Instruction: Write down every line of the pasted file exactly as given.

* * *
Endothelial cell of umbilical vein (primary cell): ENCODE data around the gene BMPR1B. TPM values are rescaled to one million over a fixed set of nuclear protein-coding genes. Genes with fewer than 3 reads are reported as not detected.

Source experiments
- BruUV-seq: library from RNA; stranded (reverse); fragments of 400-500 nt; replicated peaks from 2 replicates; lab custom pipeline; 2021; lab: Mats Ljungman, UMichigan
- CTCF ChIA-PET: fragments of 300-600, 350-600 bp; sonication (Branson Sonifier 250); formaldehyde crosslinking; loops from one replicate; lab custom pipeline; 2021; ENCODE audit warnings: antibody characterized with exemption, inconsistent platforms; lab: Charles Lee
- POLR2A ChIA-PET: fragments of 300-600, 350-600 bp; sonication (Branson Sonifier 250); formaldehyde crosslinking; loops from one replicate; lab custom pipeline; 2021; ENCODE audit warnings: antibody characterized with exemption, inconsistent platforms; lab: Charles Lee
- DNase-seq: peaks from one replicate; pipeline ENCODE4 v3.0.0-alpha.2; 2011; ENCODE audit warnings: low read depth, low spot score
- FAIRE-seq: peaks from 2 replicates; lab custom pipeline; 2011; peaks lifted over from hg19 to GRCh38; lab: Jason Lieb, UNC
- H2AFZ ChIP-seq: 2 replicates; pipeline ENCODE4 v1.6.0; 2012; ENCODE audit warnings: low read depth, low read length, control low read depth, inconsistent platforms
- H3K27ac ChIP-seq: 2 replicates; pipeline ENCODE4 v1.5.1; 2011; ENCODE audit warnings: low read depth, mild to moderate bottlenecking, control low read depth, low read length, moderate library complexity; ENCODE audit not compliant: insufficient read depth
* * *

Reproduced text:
Endothelial cell of umbilical vein (primary cell): ENCODE data around the gene BMPR1B. TPM values are rescaled to one million over a fixed set of nuclear protein-coding genes. Genes with fewer than 3 reads are reported as not detected.

Source experiments
- BruUV-seq: library from RNA; stranded (reverse); fragments of 400-500 nt; replicated peaks from 2 replicates; lab custom pipeline; 2021; lab: Mats Ljungman, UMichigan
- CTCF ChIA-PET: fragments of 300-600, 350-600 bp; sonication (Branson Sonifier 250); formaldehyde crosslinking; loops from one replicate; lab custom pipeline; 2021; ENCODE audit warnings: antibody characterized with exemption, inconsistent platforms; lab: Charles Lee
- POLR2A ChIA-PET: fragments of 300-600, 350-600 bp; sonication (Branson Sonifier 250); formaldehyde crosslinking; loops from one replicate; lab custom pipeline; 2021; ENCODE audit warnings: antibody characterized with exemption, inconsistent platforms; lab: Charles Lee
- DNase-seq: peaks from one replicate; pipeline ENCODE4 v3.0.0-alpha.2; 2011; ENCODE audit warnings: low read depth, low spot score
- FAIRE-seq: peaks from 2 replicates; lab custom pipeline; 2011; peaks lifted over from hg19 to GRCh38; lab: Jason Lieb, UNC
- H2AFZ ChIP-seq: 2 replicates; pipeline ENCODE4 v1.6.0; 2012; ENCODE audit warnings: low read depth, low read length, control low read depth, inconsistent platforms
- H3K27ac ChIP-seq: 2 replicates; pipeline ENCODE4 v1.5.1; 2011; ENCODE audit warnings: low read depth, mild to moderate bottlenecking, control low read depth, low read length, moderate library complexity; ENCODE audit not compliant: insufficient read depth